Like Alice in Through the Looking Glass, I'm afraid I just can't believe "six impossible things before breakfast". Yet, I am strangely drawn to the figure of Jesus - the man who taught his followers to love others (even enemies) as themselves - and who paid the ultimate price for that love.
I truly believe that Jesus showed us how to "have life, and have it to the full" (John 10:10). As for impossible things, I do indeed take those as metaphor - and poetry!
For many years I kept my scepticism to myself though, happily, I have now found others of like disposition - including many ministers and one or two bishops. They can be found through networks such as Sea of Faith and the Progressive Christian Network. Thanks to these new friends, I have learned that "the truth that sets you free" lies not in believing in Jesus as "fact" but in responding to Jesus with love (John 8:31-32). For me, Jesus is simply a kind of metaphor for love - the ultimate exemplar of "love in action" or the "personification of love"'.
There are even one or two churches, which generously welcome people like me. One such church in Norfolk bravely appointed an openly "sceptical" vicar some years ago - and it has grown! That church welcomes all with a Notice declaring: "This is an Open and Affirming Church" and giving the following assurances (amongst others):
- You are welcome whatever your beliefs, even if you find organised religion irrelevant.
- You are welcome as an equal partner, and we look forward to the ideas and experiences that you can bring.
- We think that the way we treat one another is more important than the doctrines we hold.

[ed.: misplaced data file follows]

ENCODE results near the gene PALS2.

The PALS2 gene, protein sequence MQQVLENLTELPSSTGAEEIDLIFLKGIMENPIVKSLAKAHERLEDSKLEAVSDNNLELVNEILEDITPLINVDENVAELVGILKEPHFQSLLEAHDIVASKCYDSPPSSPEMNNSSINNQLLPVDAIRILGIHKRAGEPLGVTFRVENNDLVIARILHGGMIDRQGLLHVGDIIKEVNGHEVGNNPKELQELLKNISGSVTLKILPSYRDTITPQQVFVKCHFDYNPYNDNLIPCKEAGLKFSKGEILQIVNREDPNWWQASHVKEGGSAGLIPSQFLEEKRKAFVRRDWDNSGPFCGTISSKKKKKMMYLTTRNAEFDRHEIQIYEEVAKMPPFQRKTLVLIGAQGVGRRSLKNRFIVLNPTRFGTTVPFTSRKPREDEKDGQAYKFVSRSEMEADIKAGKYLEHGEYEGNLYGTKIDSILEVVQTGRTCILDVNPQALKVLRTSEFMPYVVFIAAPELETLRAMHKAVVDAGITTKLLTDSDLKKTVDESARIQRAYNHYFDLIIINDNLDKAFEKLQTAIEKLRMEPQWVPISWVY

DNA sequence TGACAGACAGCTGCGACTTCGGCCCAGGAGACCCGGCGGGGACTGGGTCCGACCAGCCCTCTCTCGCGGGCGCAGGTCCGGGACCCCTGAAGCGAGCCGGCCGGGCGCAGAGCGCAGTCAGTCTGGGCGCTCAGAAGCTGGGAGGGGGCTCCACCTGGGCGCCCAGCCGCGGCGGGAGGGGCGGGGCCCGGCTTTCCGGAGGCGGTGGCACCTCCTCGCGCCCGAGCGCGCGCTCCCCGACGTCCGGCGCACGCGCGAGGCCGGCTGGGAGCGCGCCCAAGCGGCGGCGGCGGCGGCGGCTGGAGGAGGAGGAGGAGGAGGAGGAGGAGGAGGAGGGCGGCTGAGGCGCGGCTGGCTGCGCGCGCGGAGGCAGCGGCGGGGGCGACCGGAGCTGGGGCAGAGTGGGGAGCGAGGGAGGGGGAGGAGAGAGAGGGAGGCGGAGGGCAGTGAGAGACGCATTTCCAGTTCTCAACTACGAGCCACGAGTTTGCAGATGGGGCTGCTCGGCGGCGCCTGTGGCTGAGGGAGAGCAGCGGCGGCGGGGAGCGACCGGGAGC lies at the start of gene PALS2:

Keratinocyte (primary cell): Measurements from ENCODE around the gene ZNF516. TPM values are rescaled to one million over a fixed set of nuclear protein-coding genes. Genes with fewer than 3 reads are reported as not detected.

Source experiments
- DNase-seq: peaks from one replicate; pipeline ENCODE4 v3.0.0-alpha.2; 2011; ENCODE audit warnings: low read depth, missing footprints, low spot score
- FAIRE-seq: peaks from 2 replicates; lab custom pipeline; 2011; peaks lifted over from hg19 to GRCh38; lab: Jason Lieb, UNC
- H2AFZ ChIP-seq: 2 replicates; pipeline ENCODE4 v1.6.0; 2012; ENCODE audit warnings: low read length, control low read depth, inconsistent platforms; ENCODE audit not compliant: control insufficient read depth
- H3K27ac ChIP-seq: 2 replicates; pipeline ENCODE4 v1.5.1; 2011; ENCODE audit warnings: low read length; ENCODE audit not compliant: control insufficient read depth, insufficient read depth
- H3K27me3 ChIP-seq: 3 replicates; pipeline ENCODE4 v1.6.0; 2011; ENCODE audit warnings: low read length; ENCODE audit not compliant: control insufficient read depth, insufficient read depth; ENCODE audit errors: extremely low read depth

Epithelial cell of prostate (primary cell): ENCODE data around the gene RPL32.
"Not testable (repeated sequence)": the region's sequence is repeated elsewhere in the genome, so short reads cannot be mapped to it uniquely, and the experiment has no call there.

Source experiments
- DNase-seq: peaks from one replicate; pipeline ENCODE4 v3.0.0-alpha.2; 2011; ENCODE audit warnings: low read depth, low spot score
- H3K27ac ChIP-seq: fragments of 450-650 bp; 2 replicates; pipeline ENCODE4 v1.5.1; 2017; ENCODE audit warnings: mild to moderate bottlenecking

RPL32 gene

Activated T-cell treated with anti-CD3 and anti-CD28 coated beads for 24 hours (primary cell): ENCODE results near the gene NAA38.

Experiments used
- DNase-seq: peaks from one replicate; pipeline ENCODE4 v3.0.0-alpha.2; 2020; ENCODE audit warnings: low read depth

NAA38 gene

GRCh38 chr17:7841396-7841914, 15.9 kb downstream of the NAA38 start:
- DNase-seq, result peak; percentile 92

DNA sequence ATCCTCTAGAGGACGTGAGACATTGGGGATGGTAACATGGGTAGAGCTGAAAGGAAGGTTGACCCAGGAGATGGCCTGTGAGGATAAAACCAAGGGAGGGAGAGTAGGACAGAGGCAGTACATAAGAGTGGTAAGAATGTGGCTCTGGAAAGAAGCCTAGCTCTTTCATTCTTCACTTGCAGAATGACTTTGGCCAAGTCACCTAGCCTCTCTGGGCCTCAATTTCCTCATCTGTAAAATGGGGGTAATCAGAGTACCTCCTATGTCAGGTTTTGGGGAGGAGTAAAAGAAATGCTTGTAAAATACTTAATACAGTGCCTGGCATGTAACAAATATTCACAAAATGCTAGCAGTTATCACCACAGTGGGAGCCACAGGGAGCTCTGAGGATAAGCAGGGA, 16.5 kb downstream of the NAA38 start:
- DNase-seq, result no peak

- We think that religion must be concemed with injustice and suffering, and see ourselves as a community helping to build a better world, bringing hope to those Jesus called the least of his sisters and brothers.
So how do members of St Mary and St Nicholas want townsfolk to see their Parish Church? As a club for people who seem to believe impossible things ? Or as "An Open and Affirming Church" - rooted in love ?
Oh, did Jesus really rise? Of course He did! That's the very point of the story - love conquers all. Our "faith" is simply "belief in love". Only a story? Yes. The greatest ever told. The story of life eternal. Our story!
Please send any contribution you would like to make to this discussion to the Parish Magazine Editor for publication, anonymously if you prefer.
from the May 2005 magazine: Did Jesus Really Rise?
I found Paul Hamilton s article about "Did Jesus really rise?" very interesting and also comforting to feel that others have real doubts about certain miraculous occurrences. I am sure he is right in thinking that far and away the most important thing for all Christians is to respond to Jesus with love and to try to live our lives on that basis, whatever our doubts or convictions may be.
I am sure that all members of our church want others to see us as an "open and affirming church" (whatever that implies!) rather than a club for people to believe impossible things. Faith is surely a journey and we are all at different stages on the journey. We should welcome anyone at any stage on the journey - even if they have not yet actually set out!
from the May 2005 magazine: Faith, Hope and Love
In answer to Paul Hamilton's question in the April Magazine, who would not agree that we want our Church to be "rooted in love"? St Paul tells us that "Love is the greatest", but if we read his description of love in I Corinthians 13 we find that this is not as simple as it sounds: while some of the things we may think of as love are not mentioned, his summing up, "Love bears all things, believes all things, hopes all things, endures all things; love never ends", is more than daunting.